The official return of Dave Chappelle is now upon us: The first date of the Oddball Comedy and Curiosity Festival, which Chappelle is co-headlining with Flight of the Conchords, is in Austin next Friday. So where's the big splashy tell-all magazine profile to go with the comeback? Considering this is the famously private and happily reclusive Chappelle we're talking about, that may never come. But what we do have, for now, is Jason Zinoman's New York Times preview of Chappelle's new act. Zinoman, who has also written a Kindle Single on the Great Return titled "Searching for Dave Chappelle," bounced around the country catching Chappelle's one-off warm-up shows. And he's got a couple of things to report.
First off: Dave's style is a bit less punchy these days: "Mr. Chappelle has always preferred ambling yarns to quick jokes, but his new material stretches the limits of stories, telling long, herky-jerky tales propelled by quick pivots in tone and perspective." Second: Chappelle is not shying away from that time he walked away from $50 million and the best show on TV: "[H]is jokes now always seem to circle back to his infamous exit from Comedy Central, explicitly or, more often, implicitly. For instance, Mr. Chappelle acts out a joke that comes off like an elaborate multi-act play about how his son, following his advice, left an after-school program he didn’t like. 'Son, sometimes, it’s O.K. to quit,' was the title he coined for his parental lecture." There's more in that vein, including a confrontation with an angry parent of one of his son's schoolmates, who followed Chappelle's kid's example and left the program as well: "O’Malleys don’t quit," insisted this red-faced parent. "Taking cartoonish umbrage, Mr. Chappelle responded with alacrity: 'Well, Chappelles do.'"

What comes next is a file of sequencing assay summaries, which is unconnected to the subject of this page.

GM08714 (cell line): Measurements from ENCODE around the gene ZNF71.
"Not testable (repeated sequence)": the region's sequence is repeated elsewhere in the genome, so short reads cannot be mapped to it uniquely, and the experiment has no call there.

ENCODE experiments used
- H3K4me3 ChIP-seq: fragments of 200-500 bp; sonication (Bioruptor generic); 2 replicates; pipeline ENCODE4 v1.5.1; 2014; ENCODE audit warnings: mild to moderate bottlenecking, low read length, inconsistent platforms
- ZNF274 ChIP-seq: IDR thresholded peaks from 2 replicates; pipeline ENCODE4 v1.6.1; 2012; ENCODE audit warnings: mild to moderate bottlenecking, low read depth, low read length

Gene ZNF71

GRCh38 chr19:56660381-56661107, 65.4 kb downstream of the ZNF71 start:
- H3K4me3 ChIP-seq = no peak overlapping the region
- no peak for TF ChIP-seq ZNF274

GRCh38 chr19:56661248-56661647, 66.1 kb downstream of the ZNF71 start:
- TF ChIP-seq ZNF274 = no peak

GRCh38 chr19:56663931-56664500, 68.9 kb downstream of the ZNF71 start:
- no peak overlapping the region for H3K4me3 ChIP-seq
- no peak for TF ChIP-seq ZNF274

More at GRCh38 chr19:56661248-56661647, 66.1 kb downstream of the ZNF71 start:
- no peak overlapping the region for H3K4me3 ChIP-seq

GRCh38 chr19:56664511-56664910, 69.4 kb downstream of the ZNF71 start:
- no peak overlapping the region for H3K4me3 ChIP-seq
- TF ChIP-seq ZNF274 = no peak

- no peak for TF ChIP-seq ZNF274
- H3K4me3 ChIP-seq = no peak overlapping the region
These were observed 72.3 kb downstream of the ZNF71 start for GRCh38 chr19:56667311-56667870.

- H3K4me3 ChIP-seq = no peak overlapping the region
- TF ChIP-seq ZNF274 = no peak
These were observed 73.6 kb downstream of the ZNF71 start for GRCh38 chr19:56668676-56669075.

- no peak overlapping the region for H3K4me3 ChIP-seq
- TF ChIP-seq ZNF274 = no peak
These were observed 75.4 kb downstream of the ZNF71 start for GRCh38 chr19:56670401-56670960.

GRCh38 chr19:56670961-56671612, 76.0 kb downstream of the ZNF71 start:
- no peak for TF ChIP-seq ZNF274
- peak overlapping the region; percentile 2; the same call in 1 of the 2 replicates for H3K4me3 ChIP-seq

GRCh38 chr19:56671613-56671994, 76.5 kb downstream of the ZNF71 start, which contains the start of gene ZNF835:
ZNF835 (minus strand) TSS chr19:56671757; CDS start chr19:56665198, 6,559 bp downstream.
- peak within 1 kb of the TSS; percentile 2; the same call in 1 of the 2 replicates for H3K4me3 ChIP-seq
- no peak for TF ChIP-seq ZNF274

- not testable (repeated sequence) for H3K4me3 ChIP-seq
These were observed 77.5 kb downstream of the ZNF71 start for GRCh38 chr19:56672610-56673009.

Then, there's this possible centerpiece:
An epic 10-minute story about a charged exchange with a homeless man he meets outside his upscale Manhattan hotel had the poetic weight of an August Wilson monologue ... this morally engaged story has become more ornate and moody, the jokes emerging from meticulously sketched vignettes. Mr. Chappelle explicates the story’s emotional shifts mostly by describing the homeless man’s eyes. At first, he sees “recognition, pleading, a glimmer of hope.” Mr. Chappelle slows his voice down, enunciating, stopping his comic momentum to linger on an image. Then he pauses and, out of nowhere, yells at the man — “You stink!” — then returns to his eyes, which are “angry,” revealing a “spirit broken.”
Mr. Chappelle then flees the scene. “Instantly,” he said, “I ... felt ... better about my problems,” he says, to huge laughs ... After escaping the homeless man, Mr. Chappelle feels regret upon seeing his reflection in a door ... When he asks for forgiveness, the homeless man accepts in a voice that seems surprisingly confident and authoritative, a gravelly, baritone telegraphing virtue. Mr. Chappelle, who has been shopping and eating at posh spots, gives the man a gift: A Sean John sweatsuit.
Considering these were very much warm-up acts for Chappelle, it might seem a bit much to be pouncing on the spare details. After all, the Oddball tour starts next week; if you wanna see the actual act, all you gotta do is pony up. But this is Dave Chappelle we're talking about: If anything, this is a less intense scrutiny than could have been expected for his much-salivated-over return. More importantly: It sounds damn good, doesn't it?